Our Lab Wesley opened so many doors to me, doors I would never have imagined possible when he entered our lives in the spring of 2001. His bad behavior (attributable mostly to the bad job I was doing training him) led us to enroll him in obedience school.
That first 10-week class was the beginning of some long-term friendships that I maintain to this day. It also set us on a course toward accomplishments that have been very rewarding, including American Kennel Club titles and a therapy dog certification.
The therapy dog aspect of Wesley's career evolved in the latter part of his life, when I was ready to retire him from the rigors of dog showing, an activity he never really enjoyed but that he endured for my sake. Getting authorized for therapy work involved a health screen and a test of certain behaviors, and at his age, it was a no-brainer for Wes to pass.
Several venues were open to us, and we chose to center on a program by which struggling students are paired with dog/handler teams to bolster reading skills. The theory on which this program rests is that, as a listener, a dog is extremely non-judgmental, and in an atmosphere free of reprisals for making a mistake, a child can strengthen his/her reading skills.
Wesley loved these sessions. Our focus was at the Royersford Public Library, where we would join a team of handlers and dogs each Saturday morning and help struggling kids for an hour. For Wes, this meant snuggling down on a comfy blanket, enjoying a flurry of pets and hugs, and listening to a young reader work through Clifford the Big Red Dog or Are You My Mother (all appropriately canine-themed, because to an eight year old reading to a dog, the natural assumption is to read a dog story!).
There were other canine/handler teams involved in other aspects of therapy work. Several of our members went to local retirement homes to visit with the elderly.
But I shied away.
My mother was, at that time, floundering under the loss of my dad and succumbing at an alarming rate to the ravages of dementia. The last thing I wanted to do was face that kind of deterioration in what was supposed to be an enjoyable activity, in addition to watching it take Mom.
In September 2008, her body would fail her, following her memories to oblivion.
In November 2010, Wes would be lost, too, bringing my work with therapy dogs to an end.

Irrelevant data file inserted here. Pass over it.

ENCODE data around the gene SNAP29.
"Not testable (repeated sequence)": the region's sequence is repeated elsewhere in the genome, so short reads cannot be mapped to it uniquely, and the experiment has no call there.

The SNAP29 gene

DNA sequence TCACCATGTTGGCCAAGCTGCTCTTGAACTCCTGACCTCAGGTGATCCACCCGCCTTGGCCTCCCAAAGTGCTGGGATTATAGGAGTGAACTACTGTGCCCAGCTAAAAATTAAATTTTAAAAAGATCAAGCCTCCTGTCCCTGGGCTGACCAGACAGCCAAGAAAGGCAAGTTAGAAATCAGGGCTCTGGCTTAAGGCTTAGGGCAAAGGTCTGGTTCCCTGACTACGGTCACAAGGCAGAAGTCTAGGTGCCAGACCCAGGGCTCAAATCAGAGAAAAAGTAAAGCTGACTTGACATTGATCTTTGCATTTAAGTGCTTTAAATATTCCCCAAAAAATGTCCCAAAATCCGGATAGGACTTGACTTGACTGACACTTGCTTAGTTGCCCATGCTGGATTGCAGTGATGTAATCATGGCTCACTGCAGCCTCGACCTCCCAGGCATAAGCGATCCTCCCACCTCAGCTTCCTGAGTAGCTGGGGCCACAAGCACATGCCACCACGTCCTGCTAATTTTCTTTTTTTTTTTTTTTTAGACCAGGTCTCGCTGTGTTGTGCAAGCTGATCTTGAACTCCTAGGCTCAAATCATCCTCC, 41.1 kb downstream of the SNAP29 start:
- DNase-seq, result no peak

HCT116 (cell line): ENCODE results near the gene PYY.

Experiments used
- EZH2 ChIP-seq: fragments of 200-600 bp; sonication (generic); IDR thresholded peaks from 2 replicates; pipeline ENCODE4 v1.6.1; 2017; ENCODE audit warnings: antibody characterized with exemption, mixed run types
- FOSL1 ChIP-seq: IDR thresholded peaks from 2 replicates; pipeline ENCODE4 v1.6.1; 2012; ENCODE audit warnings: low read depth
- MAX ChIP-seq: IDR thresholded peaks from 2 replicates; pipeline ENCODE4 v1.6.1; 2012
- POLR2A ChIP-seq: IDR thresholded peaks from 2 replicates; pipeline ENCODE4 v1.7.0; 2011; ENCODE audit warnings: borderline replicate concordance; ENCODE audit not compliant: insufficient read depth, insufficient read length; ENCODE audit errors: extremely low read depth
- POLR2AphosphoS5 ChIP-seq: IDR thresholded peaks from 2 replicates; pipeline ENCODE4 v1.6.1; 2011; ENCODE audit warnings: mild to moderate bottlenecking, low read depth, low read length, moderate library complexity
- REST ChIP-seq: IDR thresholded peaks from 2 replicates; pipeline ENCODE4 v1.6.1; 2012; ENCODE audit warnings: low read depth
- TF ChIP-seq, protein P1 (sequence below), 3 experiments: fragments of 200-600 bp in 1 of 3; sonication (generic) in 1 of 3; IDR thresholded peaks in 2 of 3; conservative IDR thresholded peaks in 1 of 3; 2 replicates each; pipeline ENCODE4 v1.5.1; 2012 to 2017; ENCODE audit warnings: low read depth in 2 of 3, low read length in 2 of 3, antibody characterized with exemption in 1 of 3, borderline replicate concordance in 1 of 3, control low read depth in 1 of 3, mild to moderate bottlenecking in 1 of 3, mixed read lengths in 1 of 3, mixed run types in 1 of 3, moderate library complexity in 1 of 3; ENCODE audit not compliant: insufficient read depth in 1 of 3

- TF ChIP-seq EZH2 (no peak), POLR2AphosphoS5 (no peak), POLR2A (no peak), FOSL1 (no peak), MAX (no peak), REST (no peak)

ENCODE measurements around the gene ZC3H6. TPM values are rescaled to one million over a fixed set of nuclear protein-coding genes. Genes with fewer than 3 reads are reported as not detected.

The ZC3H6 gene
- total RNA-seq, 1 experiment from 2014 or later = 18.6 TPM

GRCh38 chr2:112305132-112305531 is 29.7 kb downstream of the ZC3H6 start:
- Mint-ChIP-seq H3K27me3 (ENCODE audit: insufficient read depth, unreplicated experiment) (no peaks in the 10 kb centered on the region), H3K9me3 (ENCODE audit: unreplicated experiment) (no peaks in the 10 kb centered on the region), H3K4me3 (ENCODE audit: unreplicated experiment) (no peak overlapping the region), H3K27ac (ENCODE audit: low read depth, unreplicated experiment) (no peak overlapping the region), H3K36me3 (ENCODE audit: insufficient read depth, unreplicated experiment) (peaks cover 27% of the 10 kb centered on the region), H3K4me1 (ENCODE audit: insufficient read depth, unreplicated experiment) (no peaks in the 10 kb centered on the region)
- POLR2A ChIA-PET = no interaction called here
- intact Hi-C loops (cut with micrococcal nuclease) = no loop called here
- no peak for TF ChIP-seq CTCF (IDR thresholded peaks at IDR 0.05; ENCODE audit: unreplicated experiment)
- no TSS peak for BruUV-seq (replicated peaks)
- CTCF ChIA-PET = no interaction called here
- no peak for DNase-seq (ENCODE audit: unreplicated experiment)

Thankfully, the break turned out to be only a temporary pause, as Wesley gave way to Parker, our yellow boy, who joined the family in June 2011.
My goals for Parker's training were similar to mine for Wesley's: AKC titles and a therapy dog designation. He has succeeded on both fronts, achieving a Canine Good Citizen (CGC) designation, a Rally Novice AKC title, and a passing evaluation from Bright and Beautiful Therapy Dogs, Inc.
The issue for Parker and me then was to find some kind of outlet for our therapy work.
The reading program had shifted from a Saturday morning activity at the local library to a Friday morning one at the local elementary school.
When I was tossed from my job back in April, I was easily able to leash him up and help some fledgling readers each week, an activity Parker seemed to enjoy as much as Wesley did.
But with my return to full-time employment, I knew another solution had to be found. I was somewhat compelled because Bright and Beautiful requires a certain number of volunteer hours per week to maintain active status.
It was time to put on my big-boy pants and face the dementia/Alzheimer's patients that had caused my skittishness.
Last night, we took a big step: Parker and I went to a skilled nursing facility for a visit,
our first-time exploring this avenue of our therapy work.
Parker was fantastic. He was a little jazzed when we
first arrived (bounce-bounce-bounce!), understandable since he'd never
been there before. And a little puppy-ish with the other dogs on the team, until I
explained to him that this was a work session and not a play date
(although he did get to romp outside on the lawn with a German Shepherd when we were
finished, much to his glee).
But in general, terrific with the elderly
residents and more than happy to get lots of pets and lovins.
I knew he was well-suited to this when two things happened: he connected with an elderly gentleman who was sitting by himself, isolated, in front of a droning television set. Our interaction was only a few moments in length, but enough for the resident to scritch Parker's ear and smile a little.
The second was a big schlurpy kiss he gave an elderly woman. Thankfully, she is a long-time dog lover and accustomed to being slimed.
All in all, it was a very successful night.
And maybe even more for me.